Let’s take meat, mayhem, and monsters out of the equation for a second, and talk about the terror of the soul. That nightmare place from which we cannot run. The bad dream from which we can not awaken.

This is David Lynch land: and for 35 years, he has defined it like no one else. Yanking dread from our deepest unconscious. Finding fear in the tremulous gulf between what we think we know — who we think we are — and the barely-glimpsed forces that churn us from within.

As editor Cameron Pierce pointed out in a recent Reddit AMA, “There’s not always a lot of crossover in the influences cited by authors from different scenes. But no matter where you turn – literary fiction, crime, horror, bizarro, poetry – Lynch’s name pops up. I don’t know if there’s a filmmaker out there whose work resonates with a more diverse range of writers. A different element in Lynch’s work speaks to each of them, but that it’s speaking to so many people with divergent interests and creative concerns speaks volumes.”

And that is certainly the case with IN HEAVEN, EVERYTHING IS FINE, the extraordinary anthology Pierce has just released through Eraserhead Press: the flagship of modern Bizarro fiction, which took its name from Lynch’s first feature, and which has devoted itself to genre- mutating outsider madness from the fucking word go.

If you want weird, provocative, disturbing shit that shifts your insides and makes your skin feel strange, you’ve come to the right place. Starting with Matthew Revert’s brilliant “Finding Yourself As Someone Else”, the MULHOLLAND DR/LOST HIGHWAY/INLAND EMPIRE vibe is established in powerhouse fashion. This is Lynch turf, impeccably dialed.

Cody Goodfellow’s “Population: 2” mates THE MUSIC MAN (“Trouble right here in River City!”) with animate mannequins overriding a Mojave desert ghost town into a surrealist fuck-you face-off of mind-blowing proportions. Jeremy C. Shipp’s “Nubs” packs it all into a dollhouse that may or may not exist. “The Class of Edun High” by Matty Byloos features an old man presiding over a miniature high school encased in glass, like a snow-globe full of people who never get to graduate, while he lives on and on. Amazing, all.

My flat-out favorite is Garrett Cook’s “Beast With Two Backs”, a delirious carnival freakshow meditation on how sexual obsession can overwhelm love, overwhelm life, overwhelm everything in conjoined-twin mania. It’s both the most painful and beautiful story in the batch. Color me blown away.

Close on its heels is “Blue Velvet Cake”, by Laura Lee Bahr: a story whose title scared me with its nail-on-the-head Lynch invocation, but wound up being anything but. Instead, it delves multi-layered into the true Hollywood horror of wannabes, has-beens, and never-weres. The underside of the dream, exquisitely rendered, replete with a Robert Blake-style bullet in the face.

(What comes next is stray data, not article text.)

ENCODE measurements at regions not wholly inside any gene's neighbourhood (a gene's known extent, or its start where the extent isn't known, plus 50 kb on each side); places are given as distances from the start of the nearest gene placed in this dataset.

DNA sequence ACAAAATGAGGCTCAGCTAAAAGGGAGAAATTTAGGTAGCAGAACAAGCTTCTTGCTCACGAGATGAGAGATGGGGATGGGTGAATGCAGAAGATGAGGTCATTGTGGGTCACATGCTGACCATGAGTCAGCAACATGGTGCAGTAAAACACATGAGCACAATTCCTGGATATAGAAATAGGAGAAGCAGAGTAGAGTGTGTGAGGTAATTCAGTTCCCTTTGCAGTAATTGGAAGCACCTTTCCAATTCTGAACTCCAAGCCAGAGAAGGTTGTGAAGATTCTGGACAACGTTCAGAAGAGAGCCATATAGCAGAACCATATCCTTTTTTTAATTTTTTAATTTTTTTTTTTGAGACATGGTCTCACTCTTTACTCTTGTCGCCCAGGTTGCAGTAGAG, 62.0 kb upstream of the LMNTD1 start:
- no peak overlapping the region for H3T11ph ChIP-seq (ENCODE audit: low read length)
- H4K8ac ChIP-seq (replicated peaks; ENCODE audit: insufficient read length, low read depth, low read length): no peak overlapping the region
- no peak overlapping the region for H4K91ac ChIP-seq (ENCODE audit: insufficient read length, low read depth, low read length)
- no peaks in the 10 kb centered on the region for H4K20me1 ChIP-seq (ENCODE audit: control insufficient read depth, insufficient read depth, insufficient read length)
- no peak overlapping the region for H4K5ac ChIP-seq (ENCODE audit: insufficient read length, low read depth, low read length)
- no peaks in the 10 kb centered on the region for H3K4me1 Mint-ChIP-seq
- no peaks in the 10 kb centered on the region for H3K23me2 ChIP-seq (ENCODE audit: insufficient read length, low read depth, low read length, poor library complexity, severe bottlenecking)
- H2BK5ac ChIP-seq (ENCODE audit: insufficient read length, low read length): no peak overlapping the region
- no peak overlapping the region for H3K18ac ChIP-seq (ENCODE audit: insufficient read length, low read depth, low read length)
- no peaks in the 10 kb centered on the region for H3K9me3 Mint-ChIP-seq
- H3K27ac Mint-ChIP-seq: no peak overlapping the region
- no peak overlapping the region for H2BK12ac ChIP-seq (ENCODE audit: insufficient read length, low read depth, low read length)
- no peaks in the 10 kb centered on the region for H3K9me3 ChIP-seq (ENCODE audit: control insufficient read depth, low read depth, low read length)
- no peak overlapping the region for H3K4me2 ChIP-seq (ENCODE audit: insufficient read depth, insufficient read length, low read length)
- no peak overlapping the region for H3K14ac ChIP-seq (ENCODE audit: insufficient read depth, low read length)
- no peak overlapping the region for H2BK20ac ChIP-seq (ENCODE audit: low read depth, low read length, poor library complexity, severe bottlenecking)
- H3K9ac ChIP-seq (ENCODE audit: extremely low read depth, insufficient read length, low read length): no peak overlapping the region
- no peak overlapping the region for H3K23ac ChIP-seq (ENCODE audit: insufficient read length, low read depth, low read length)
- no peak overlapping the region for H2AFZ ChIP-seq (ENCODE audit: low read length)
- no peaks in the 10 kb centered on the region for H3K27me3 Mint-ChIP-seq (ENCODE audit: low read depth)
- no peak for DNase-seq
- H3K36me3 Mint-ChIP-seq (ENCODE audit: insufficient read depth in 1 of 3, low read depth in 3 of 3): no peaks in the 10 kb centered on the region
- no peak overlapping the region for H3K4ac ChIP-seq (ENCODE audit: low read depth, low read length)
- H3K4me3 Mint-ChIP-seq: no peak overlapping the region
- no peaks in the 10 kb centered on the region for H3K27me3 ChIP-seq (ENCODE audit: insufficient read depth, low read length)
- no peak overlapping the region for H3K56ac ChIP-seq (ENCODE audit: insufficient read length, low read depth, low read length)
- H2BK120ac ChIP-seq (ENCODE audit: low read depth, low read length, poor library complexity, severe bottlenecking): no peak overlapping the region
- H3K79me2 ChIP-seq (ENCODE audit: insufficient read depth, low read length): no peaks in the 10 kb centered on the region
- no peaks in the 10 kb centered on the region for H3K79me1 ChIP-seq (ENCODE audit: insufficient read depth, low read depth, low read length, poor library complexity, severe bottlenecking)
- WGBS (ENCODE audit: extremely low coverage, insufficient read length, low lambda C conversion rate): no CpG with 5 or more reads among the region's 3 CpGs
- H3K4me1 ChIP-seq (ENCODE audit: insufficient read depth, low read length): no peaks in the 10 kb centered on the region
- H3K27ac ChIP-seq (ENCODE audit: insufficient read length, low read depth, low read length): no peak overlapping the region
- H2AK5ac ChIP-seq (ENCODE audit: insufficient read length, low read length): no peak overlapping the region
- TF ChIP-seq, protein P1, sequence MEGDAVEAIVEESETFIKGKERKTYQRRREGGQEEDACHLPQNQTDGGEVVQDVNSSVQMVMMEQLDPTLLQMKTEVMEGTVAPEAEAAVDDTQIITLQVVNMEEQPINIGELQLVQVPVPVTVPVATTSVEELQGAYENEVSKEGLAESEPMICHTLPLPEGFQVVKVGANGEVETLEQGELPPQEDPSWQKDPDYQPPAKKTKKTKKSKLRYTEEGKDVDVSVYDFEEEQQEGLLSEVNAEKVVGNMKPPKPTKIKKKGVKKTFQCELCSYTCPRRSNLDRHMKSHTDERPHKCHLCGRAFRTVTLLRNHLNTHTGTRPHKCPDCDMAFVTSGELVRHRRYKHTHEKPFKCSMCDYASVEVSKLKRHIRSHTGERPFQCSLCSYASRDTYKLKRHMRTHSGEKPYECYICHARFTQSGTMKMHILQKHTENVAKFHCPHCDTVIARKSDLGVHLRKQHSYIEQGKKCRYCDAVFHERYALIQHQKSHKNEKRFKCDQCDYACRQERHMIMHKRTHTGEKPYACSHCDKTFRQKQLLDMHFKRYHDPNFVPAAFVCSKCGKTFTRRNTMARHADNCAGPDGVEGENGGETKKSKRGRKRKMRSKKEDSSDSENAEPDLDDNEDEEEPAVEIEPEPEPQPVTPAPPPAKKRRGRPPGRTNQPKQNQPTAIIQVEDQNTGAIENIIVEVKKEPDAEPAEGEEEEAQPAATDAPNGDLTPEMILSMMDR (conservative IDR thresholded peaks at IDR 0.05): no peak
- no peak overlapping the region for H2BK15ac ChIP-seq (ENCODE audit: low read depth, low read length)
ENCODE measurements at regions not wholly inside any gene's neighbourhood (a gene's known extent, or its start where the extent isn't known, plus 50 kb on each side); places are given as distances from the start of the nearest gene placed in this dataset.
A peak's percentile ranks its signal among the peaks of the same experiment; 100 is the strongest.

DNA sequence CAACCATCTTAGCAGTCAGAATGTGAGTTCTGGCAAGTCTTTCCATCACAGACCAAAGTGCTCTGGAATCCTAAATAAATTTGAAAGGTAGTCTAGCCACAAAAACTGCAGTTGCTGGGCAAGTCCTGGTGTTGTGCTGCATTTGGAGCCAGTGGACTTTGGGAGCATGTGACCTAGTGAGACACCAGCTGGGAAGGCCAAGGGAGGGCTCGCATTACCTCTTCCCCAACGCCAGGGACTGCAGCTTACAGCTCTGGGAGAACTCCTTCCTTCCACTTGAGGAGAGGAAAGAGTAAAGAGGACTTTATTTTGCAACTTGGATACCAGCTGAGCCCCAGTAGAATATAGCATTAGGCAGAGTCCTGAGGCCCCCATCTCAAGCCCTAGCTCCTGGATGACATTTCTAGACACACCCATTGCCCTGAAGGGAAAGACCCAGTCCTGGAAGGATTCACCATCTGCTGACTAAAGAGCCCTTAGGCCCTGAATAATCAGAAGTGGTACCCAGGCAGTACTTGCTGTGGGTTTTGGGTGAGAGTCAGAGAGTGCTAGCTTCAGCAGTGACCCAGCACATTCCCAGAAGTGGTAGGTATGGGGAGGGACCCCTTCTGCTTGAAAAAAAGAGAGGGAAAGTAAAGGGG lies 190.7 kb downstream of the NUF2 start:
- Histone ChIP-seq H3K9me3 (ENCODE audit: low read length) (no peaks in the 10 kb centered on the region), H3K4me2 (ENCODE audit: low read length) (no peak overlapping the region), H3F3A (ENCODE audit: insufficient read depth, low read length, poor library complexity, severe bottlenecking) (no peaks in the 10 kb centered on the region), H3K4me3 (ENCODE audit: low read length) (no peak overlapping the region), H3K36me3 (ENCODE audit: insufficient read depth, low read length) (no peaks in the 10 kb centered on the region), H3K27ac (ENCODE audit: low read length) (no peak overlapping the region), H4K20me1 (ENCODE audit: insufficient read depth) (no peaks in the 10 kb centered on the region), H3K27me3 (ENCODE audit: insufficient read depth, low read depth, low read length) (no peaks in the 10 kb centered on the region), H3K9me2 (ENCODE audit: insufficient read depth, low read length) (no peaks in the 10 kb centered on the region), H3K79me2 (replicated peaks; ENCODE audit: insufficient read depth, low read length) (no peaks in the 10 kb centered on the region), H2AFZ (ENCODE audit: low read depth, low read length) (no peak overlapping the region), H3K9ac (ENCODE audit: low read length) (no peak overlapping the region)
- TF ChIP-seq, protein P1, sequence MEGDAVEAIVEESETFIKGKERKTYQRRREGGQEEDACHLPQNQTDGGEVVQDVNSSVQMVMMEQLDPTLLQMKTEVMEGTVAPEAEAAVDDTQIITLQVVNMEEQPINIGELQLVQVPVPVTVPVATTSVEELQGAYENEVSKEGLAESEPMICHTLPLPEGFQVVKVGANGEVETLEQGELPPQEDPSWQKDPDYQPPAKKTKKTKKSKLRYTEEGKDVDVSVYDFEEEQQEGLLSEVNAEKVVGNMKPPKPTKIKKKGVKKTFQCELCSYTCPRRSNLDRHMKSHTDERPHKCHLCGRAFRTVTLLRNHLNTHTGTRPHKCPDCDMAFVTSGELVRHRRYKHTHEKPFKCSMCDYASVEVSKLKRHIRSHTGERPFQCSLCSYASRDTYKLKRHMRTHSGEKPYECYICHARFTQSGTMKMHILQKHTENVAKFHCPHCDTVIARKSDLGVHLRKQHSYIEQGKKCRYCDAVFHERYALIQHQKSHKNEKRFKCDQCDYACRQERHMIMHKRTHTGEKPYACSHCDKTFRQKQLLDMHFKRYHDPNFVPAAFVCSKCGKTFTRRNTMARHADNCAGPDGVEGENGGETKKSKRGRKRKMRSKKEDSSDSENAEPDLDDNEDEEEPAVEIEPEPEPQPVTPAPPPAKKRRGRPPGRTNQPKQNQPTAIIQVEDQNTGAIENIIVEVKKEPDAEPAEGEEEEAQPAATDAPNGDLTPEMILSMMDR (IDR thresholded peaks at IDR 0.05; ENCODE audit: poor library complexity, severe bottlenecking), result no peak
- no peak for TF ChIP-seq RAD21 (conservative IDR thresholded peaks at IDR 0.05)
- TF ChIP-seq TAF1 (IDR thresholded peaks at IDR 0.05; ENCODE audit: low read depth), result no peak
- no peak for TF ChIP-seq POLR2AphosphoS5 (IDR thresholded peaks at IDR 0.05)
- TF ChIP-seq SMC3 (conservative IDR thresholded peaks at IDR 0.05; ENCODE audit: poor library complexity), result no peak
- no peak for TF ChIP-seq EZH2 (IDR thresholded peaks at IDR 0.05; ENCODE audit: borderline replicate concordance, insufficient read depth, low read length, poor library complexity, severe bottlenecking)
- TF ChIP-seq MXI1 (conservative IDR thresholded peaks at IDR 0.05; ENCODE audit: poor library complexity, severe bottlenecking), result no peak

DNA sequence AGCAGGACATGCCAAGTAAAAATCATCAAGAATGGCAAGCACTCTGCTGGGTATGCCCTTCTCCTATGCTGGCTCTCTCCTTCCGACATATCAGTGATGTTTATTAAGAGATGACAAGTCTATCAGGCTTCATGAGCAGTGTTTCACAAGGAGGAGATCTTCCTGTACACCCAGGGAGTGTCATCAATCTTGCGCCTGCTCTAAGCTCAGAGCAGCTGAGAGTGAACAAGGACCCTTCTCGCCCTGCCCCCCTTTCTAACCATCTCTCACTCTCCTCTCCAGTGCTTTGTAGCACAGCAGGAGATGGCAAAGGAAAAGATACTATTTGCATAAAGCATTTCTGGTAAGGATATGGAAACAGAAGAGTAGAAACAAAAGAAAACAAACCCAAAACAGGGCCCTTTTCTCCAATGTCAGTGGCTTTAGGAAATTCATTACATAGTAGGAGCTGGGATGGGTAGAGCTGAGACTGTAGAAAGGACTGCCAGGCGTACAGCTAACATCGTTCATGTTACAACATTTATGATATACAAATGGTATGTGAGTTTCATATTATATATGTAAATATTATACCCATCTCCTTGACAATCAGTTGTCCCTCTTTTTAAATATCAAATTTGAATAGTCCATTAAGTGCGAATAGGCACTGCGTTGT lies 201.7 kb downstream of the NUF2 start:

Other personal faves include Thomas Ligotti’s classic “Teatro Grottesco”, which features the most elegantly-haunted writing in the batch; the high-revved suburban kleptomaniac noir of Jeremy Robert Johnson’s “Persistence Hunting”; New Yorker and NPR-vetted literary weirdo Ben Loory’s “Hadley”, which cannily pinpoints the juncture of Kafka and Lynch; and Amelia Gray’s “These Are the Fables”, which favors the WILD AT HEART end of Lynch’s spectrum, with a pair of loser lovers on the run through a deeply strange world.

But there are 42 stories packed into this book, every one of them thoughtfully chosen. (Violet LeVoit, Nick Mamatas, J David Osborne, and David J of Bauhaus/Love and Rockets fame also leap to mind.) That’s a lot of weird bang for your goddam buck.

Full disclosure: I have a story in here, too. And I like it, but it’s far from the main attraction. And as weird as I feel about reviewing a book I’m in, I’d feel even weirder about neglecting this important anthology, just because I have a fairly interesting story buried deep within it.

Bottom line: if you love David Lynch, and where his art takes you, you’re probably gonna find much to love. It drips with brilliance. There is no other book like it.

And as such, I cannot recommend it more highly.

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About the author
John Skipp
John Skipp is a New York Times bestselling author/editor/filmmaker, zombie godfather, compulsive collaborator, musical pornographer, black-humored optimist and all-around Renaissance mutant. His early novels from the 1980s and 90s pioneered the graphic, subversive, high-energy form known as splatterpunk. His anthology Book of the Dead was the beginning of modern post-Romero zombie literature. His work ranges from hardcore horror to whacked-out Bizarro to scathing social satire, all brought together with his trademark cinematic pace and intimate, unflinching, unmistakable voice. From young agitator to hilarious elder statesman, Skipp remains one of genre fiction's most colorful characters. Visit him at Facebook, or on Twitter @YerPalSkipp
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